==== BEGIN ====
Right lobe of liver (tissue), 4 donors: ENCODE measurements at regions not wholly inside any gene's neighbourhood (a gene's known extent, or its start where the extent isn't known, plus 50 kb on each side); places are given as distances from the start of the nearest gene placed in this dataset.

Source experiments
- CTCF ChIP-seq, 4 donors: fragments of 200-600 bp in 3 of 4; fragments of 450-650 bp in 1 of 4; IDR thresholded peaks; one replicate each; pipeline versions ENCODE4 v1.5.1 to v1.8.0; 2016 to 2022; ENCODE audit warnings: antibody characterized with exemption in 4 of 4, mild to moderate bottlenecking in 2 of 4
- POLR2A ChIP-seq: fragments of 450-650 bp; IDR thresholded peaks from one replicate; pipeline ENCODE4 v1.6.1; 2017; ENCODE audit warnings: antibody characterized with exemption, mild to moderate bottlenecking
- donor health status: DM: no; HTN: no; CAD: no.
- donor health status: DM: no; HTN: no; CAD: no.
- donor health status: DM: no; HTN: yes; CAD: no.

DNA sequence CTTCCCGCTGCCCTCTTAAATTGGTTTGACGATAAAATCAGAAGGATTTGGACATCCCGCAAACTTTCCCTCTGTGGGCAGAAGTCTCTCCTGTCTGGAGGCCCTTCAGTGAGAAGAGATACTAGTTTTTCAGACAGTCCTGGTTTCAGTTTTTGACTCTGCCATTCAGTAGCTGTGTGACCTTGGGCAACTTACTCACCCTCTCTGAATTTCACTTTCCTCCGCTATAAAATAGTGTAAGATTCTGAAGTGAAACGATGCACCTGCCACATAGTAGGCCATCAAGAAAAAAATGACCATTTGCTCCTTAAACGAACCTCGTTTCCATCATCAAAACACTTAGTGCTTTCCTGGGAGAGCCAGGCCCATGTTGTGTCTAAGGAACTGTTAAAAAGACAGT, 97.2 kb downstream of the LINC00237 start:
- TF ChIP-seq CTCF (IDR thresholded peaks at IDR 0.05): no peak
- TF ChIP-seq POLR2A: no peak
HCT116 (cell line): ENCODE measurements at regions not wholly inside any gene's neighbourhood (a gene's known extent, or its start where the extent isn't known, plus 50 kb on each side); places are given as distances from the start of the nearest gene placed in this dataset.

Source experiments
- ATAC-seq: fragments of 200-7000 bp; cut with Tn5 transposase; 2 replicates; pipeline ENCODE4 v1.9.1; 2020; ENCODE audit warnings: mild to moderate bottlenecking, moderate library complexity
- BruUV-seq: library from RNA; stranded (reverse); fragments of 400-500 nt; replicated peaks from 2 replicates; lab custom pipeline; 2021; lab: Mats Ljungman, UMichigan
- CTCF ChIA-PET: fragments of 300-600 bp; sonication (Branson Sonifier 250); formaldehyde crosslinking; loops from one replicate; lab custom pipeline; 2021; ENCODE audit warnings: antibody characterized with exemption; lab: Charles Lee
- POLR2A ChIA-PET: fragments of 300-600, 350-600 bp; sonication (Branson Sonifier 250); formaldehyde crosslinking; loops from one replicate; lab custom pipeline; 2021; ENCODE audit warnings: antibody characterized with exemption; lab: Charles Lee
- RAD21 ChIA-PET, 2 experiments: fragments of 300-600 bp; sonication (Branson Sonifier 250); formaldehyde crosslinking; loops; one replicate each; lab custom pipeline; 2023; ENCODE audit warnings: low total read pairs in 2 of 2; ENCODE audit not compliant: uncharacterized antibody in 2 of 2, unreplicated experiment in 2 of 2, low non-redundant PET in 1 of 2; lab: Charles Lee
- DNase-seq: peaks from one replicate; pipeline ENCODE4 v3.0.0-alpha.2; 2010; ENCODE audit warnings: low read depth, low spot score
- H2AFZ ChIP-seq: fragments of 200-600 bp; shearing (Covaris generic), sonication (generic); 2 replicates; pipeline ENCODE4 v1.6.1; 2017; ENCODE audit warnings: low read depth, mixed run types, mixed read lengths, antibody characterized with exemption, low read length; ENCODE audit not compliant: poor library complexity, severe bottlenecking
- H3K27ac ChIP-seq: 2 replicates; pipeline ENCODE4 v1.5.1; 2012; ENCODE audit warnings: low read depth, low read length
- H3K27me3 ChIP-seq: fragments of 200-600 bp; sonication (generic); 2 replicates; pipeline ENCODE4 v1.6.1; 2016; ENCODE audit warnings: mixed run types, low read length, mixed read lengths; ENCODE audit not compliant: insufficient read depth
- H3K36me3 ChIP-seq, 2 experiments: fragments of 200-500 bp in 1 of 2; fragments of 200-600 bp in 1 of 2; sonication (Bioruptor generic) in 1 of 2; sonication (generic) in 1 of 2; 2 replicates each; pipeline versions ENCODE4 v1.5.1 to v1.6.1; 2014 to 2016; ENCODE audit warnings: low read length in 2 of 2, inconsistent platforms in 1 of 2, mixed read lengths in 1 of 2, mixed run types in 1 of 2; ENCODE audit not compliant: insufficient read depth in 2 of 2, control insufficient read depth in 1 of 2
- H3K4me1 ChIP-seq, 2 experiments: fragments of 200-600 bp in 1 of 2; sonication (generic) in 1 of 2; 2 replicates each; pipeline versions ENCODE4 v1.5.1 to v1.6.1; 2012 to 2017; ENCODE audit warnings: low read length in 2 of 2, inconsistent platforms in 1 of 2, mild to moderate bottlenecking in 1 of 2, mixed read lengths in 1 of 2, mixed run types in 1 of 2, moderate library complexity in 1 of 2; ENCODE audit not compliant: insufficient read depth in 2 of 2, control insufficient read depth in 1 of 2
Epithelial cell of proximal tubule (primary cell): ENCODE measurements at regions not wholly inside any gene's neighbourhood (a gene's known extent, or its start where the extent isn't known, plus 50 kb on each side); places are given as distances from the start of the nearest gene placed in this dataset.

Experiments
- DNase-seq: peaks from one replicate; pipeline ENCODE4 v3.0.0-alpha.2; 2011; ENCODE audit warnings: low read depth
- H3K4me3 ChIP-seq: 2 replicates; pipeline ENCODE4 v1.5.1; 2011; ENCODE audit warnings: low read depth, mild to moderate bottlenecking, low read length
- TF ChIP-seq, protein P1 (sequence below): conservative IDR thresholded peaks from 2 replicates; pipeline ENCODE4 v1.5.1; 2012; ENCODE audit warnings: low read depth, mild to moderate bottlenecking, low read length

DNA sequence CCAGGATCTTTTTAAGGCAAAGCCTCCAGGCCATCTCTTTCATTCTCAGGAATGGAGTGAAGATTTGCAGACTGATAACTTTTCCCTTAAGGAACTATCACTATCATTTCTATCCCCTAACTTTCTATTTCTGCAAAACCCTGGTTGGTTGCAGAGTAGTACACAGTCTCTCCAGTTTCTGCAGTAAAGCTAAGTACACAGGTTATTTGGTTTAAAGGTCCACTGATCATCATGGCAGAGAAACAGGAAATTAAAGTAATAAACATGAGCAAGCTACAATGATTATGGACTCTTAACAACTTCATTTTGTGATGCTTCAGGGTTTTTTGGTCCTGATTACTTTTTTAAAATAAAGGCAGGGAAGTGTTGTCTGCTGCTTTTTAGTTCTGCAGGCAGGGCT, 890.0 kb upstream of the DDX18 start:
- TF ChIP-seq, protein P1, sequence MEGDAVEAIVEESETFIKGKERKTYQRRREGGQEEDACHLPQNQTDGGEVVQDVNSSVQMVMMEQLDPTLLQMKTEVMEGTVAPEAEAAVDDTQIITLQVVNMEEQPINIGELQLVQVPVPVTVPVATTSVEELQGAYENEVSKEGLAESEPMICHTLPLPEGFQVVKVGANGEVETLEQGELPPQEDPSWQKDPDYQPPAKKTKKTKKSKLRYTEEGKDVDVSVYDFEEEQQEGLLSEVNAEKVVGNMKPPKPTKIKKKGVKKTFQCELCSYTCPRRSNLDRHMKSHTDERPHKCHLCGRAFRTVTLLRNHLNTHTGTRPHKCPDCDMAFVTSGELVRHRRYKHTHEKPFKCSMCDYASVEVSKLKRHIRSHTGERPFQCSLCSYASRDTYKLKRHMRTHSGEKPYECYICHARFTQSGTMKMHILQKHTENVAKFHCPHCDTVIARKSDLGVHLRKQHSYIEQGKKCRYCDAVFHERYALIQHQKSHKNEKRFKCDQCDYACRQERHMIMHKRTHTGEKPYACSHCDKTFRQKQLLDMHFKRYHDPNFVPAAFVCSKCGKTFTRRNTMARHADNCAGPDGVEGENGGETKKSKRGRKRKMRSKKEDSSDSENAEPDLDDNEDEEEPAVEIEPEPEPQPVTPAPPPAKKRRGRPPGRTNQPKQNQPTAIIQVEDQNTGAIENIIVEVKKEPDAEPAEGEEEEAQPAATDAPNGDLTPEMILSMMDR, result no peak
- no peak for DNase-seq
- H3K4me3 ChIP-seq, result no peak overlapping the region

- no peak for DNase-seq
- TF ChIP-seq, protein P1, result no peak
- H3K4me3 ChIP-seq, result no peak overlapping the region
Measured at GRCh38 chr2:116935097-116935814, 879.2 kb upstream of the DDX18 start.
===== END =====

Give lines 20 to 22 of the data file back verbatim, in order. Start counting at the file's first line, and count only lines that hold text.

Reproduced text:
- H3K27ac ChIP-seq: 2 replicates; pipeline ENCODE4 v1.5.1; 2012; ENCODE audit warnings: low read depth, low read length
- H3K27me3 ChIP-seq: fragments of 200-600 bp; sonication (generic); 2 replicates; pipeline ENCODE4 v1.6.1; 2016; ENCODE audit warnings: mixed run types, low read length, mixed read lengths; ENCODE audit not compliant: insufficient read depth
- H3K36me3 ChIP-seq, 2 experiments: fragments of 200-500 bp in 1 of 2; fragments of 200-600 bp in 1 of 2; sonication (Bioruptor generic) in 1 of 2; sonication (generic) in 1 of 2; 2 replicates each; pipeline versions ENCODE4 v1.5.1 to v1.6.1; 2014 to 2016; ENCODE audit warnings: low read length in 2 of 2, inconsistent platforms in 1 of 2, mixed read lengths in 1 of 2, mixed run types in 1 of 2; ENCODE audit not compliant: insufficient read depth in 2 of 2, control insufficient read depth in 1 of 2